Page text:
UPDATE @ 4:23 p.m.
A 38-year-old South Lebanon man was found guilty on all but one charge filed against him in a capital murder trial in Warren County.
Christopher Kirby faces the death penalty in the mitigation phase of the trial, to begin Monday.
On Wednesday, a three-judge panel found him guilty of murdering his adoptive sister Deborah Power, 63, and attempting to murder her husband, Ronnie Power, 66, at the home the Kirbys and Powers shared with other family in South Lebanon. He was also found guilty of aggravated robbery, felonious assault, grand theft and theft.
The panel found Kirby not guilty of tampering with evidence in the case.
Kirby was found guilty of beating both Powers with a baseball bat in September 2017 after Deborah Power told him he and his wife would have to move out of the house. Evidence showed Deborah Power told the Kirbys to move out after Kirby overdrew their bank account to buy heroin.
In April, wife Jacqueline “Jackie” Kirby, 31, was sentenced to three years on probation for receiving stolen property and misuse of credit cards and ordered to enter the Women’s Recovery Center, an outpatient substance abuse program in Xenia.
It was the third day of the trial in court in Lebanon.
A Warren County detective spent most of this morning on the witness stand in the trial of a South Lebanon man facing the death penalty for the alleged murder of his adoptive sister and attempted murder of her husband in September 2017.
The prosecution and defense rested after the testimony of Detective Jay Henning during the third day of the trial of Christopher Kirby, 38, of Lebanon.
Most of the morning was spent watching video of Kirby’s statement in which he told Henning and another detective that he beat Deborah and Ronnie Power with a bat. They had told him that he and his wife would have to leave after he overdrew the family’s bank account.
“We didn’t have nowhere to go,” he told the detectives.
Kirby also admitted he and his wife traded a TV he took after the assaults for heroin.
Kirby said the violence came about after his expectations that he would be able to reimburse the Powers, who supported the household with Social Security payments, fell apart.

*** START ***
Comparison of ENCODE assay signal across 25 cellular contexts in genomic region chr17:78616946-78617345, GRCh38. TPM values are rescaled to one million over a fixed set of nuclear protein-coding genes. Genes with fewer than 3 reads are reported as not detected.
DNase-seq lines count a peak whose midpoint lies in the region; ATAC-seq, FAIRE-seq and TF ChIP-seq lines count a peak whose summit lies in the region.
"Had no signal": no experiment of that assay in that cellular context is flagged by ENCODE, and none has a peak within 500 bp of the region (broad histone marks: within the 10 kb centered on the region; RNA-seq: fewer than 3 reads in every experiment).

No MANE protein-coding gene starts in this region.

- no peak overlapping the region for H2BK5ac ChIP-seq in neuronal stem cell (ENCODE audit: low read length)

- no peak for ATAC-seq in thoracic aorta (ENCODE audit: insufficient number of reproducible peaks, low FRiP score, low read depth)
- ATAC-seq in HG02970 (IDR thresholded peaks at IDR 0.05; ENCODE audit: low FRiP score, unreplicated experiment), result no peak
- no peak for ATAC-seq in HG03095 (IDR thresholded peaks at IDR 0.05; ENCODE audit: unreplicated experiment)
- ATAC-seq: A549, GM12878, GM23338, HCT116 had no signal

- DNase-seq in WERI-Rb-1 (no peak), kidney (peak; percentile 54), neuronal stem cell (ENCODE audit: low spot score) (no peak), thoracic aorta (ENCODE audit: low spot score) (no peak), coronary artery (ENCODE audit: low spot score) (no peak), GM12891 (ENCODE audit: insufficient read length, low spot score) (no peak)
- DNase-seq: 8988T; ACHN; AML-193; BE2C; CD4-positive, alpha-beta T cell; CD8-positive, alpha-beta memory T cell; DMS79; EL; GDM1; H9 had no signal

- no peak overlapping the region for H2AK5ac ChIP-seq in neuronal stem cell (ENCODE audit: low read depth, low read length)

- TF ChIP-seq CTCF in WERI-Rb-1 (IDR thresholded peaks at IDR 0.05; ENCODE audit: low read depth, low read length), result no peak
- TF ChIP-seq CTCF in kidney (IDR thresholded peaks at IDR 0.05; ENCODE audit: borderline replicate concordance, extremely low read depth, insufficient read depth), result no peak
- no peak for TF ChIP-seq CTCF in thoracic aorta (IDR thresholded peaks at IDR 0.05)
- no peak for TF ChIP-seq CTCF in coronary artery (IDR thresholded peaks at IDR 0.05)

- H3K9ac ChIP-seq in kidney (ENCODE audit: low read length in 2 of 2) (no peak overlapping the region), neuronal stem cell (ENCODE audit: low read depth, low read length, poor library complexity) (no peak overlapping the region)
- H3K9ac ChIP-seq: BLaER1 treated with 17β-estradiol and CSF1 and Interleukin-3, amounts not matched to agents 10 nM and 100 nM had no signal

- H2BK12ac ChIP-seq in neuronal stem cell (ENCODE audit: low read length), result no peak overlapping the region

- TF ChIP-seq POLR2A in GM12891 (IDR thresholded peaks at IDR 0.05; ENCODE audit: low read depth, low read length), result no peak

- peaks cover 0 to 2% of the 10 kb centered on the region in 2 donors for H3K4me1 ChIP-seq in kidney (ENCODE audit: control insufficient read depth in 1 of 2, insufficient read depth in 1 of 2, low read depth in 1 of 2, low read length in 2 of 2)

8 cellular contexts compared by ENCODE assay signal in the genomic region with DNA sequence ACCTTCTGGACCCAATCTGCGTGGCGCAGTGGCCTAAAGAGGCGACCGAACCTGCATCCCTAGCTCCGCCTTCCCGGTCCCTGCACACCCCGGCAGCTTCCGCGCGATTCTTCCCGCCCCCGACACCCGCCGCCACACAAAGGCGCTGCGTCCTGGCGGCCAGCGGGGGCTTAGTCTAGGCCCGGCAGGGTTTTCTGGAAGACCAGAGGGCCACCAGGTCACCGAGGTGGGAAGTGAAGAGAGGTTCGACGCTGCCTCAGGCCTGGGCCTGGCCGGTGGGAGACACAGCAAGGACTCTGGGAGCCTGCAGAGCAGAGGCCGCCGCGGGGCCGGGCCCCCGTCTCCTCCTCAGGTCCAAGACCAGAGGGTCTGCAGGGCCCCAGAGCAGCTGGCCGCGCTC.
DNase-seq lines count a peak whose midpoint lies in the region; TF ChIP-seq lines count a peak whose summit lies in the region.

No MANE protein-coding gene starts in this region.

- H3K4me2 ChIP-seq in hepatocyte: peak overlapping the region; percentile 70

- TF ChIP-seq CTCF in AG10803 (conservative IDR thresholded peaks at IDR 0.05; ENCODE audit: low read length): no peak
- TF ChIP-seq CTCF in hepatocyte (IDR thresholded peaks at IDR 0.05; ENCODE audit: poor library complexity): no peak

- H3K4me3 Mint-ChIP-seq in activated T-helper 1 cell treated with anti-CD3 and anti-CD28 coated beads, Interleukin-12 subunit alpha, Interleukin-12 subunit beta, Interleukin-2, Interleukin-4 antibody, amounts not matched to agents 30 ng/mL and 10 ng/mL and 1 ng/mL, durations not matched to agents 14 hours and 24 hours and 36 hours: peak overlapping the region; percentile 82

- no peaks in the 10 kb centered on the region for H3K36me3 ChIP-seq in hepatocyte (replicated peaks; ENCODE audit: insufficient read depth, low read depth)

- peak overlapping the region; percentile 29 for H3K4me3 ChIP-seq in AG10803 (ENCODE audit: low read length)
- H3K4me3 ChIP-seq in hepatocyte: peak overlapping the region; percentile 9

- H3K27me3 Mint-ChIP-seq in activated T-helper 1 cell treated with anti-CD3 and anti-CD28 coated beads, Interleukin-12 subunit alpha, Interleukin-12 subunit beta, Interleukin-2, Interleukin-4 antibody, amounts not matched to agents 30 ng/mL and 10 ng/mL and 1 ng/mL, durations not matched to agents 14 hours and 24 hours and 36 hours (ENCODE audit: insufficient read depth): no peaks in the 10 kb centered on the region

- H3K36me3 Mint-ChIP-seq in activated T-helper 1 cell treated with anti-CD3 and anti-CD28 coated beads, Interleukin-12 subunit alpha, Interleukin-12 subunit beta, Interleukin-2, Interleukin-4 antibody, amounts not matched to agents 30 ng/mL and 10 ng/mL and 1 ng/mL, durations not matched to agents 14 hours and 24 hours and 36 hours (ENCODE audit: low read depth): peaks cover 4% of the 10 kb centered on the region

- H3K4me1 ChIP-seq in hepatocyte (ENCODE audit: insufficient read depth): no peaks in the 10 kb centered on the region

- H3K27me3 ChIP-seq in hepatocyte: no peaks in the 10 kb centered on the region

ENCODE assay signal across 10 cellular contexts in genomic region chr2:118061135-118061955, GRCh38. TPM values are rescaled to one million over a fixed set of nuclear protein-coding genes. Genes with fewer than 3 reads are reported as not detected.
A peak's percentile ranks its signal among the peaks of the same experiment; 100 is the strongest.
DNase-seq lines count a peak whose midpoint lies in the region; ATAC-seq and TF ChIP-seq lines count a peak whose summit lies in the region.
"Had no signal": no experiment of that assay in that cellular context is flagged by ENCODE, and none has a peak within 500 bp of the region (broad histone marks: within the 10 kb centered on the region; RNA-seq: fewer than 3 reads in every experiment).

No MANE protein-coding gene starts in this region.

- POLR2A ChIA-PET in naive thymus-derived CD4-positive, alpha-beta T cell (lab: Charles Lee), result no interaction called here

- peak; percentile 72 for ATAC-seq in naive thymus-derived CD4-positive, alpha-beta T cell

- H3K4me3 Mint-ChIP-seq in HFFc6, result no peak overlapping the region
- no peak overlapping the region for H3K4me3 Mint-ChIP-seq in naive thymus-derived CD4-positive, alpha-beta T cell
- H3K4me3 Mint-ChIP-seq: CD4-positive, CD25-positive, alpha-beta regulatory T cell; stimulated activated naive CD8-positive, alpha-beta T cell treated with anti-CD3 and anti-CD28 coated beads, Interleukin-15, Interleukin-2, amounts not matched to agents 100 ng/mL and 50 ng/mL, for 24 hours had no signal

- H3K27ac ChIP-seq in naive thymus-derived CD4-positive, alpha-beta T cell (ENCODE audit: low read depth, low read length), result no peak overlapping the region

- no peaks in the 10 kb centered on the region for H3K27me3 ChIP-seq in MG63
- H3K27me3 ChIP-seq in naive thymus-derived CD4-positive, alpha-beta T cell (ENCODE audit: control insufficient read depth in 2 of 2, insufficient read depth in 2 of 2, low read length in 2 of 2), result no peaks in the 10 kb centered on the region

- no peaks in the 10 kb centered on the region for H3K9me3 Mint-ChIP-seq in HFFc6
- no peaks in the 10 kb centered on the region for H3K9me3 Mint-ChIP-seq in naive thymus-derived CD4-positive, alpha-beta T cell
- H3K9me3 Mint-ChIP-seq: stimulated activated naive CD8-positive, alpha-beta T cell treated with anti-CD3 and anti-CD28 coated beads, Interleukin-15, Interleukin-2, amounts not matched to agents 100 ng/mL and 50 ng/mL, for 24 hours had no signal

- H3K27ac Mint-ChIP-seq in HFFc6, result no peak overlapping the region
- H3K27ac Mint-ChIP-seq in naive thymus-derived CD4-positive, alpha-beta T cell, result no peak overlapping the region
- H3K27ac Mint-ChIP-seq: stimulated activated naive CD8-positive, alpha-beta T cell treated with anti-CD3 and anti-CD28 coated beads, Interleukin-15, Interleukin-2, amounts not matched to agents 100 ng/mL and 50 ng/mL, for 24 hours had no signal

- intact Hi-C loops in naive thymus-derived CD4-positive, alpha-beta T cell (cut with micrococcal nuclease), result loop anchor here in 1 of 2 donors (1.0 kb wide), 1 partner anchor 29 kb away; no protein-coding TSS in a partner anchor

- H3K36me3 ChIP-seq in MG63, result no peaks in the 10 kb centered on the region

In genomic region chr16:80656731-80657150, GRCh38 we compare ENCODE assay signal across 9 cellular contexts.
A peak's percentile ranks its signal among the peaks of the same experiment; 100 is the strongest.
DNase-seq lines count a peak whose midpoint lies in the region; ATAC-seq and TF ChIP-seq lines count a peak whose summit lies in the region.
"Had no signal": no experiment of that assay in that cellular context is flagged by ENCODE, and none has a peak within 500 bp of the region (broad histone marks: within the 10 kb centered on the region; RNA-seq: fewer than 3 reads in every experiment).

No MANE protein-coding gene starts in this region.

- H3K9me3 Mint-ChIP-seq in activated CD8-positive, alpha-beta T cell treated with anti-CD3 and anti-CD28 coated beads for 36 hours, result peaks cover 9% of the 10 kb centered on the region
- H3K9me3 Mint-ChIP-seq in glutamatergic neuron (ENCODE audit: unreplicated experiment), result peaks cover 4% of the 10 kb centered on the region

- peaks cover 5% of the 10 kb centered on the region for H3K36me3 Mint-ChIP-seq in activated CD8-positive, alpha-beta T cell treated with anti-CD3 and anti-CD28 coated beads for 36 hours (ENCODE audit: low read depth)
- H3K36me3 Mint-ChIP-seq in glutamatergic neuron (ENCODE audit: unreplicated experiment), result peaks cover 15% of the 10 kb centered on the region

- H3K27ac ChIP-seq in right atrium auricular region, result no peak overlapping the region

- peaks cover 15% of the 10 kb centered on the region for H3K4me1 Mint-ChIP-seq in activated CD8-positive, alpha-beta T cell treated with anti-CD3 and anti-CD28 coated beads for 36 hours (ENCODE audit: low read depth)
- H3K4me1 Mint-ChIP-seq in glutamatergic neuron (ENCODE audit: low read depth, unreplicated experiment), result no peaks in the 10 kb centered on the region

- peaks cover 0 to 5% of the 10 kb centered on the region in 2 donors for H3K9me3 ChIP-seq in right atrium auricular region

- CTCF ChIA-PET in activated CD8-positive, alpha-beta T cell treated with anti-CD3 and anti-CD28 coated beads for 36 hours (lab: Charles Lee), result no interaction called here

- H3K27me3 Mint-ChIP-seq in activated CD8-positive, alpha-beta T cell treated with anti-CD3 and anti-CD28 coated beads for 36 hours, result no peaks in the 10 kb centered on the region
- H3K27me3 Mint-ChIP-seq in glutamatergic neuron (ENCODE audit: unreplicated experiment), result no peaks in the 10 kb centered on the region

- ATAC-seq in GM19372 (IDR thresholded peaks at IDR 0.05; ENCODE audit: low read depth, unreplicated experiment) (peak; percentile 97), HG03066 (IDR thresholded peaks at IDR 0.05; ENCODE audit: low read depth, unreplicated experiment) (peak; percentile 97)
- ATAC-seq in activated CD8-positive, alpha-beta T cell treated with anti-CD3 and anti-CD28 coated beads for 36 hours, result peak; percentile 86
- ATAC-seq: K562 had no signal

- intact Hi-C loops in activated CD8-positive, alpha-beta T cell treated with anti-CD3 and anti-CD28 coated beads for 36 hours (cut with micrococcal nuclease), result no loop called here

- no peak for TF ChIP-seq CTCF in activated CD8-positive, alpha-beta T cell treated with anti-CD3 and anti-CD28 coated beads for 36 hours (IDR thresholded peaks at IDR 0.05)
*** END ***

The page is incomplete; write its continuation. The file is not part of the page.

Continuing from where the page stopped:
“Does Ohio have the death penalty? Can I ask for it?” Kirby asked after being served with murder, attempted murder and robbery charges.
Kirby said he was upset that Ronnie Power, now 66, struck his daughter and emphasized the limited role Kirby’s wife, Jacqueline, played in the crime.
“He hurt my little girl. I couldn’t take it anymore,” Kirby told the detectives.
No other evidence or testimony supported Kirby’s allegations. His lawyers did not question witnesses about this.
“Can Jackie go home?” Kirby asked at another point during the interview with detectives before making the incriminating statement. The detectives said it would help her case if he detailed their roles.
“I’ll keep talking,” Kirby said, as he asked for another cigarette.
Henning also recounted other earlier versions of Kirby’s explanation for showing up in Ronnie Power’s pick-up at the University Hospital in West Chester where Power was taken by ambulance.
Henning said he was investigating a felonious assault report involving the beating of Ronnie Power when they found Deborah Power’s body in a locked room at the house.
“We had everybody back out,” Henning testified.
Most of the incident took place in a home in the line of a surveillance camera mounted at the sheriff’s office in South Lebanon.
Video of various locations where the Kirbys and Deborah Power went that day were also captured on video.
The lawyers were scheduled to begin their closing arguments in the afternoon.
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